BOGOTA (Reuters) - Colombia’s President Juan Manuel Santos said on Wednesday he is torn over whether to break peace talks with the Marxist ELN rebels following a series of attacks that have killed scores of police and military personnel.
Another five soldiers were killed and more than 10 wounded early on Tuesday in a bomb attack by the National Liberation Army (ELN) near the border with Venezuela. The latest attack comes after eight police officers were killed in January.
“I’m in that dilemma. What should I do with the ELN? Keep insisting or do as the public wants, because today the public is in favor of breaking the dialogues,” Santos said during an event in the coastal city of Cartagena.
“How many lives does will it cost if I break the dialogues at this moment and how many lives are we going to save if we keep insisting?” he said.
Santos suspended peace talks with the ELN in January, after the end of the two sides’ first-ever bilateral ceasefire, when the rebels immediately resumed attacks on security forces and oil pipelines.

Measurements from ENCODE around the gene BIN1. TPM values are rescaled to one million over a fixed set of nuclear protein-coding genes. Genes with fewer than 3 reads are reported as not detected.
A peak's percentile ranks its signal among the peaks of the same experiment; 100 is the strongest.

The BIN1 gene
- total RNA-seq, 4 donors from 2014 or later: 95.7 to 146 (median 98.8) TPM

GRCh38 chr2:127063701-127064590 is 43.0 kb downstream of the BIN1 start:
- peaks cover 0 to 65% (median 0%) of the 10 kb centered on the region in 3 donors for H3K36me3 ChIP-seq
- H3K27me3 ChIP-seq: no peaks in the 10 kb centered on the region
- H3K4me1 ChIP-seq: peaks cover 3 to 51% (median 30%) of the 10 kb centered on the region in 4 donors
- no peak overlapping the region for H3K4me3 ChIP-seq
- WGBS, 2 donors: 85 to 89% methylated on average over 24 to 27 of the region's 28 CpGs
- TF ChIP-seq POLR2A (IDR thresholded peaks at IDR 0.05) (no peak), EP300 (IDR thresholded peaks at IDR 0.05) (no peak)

Santos criticized the group for its inconsistency after it called a four-day unilateral ceasefire for legislative elections next month and then the very next day launched an attack that killed the soldiers.
“Where’s the coherence? I ask, where’s the coherence?” he said.
The 2,000-strong group was founded by radical Roman Catholic priests in 1964. More than 220,000 people have been killed during Colombia’s conflict.
The United States and European Union consider the ELN a terrorist group. The ELN has participated in peace talks in the past but each time, the discussions have failed.
Reporting by Helen Murphy; Editing by Lisa Shumaker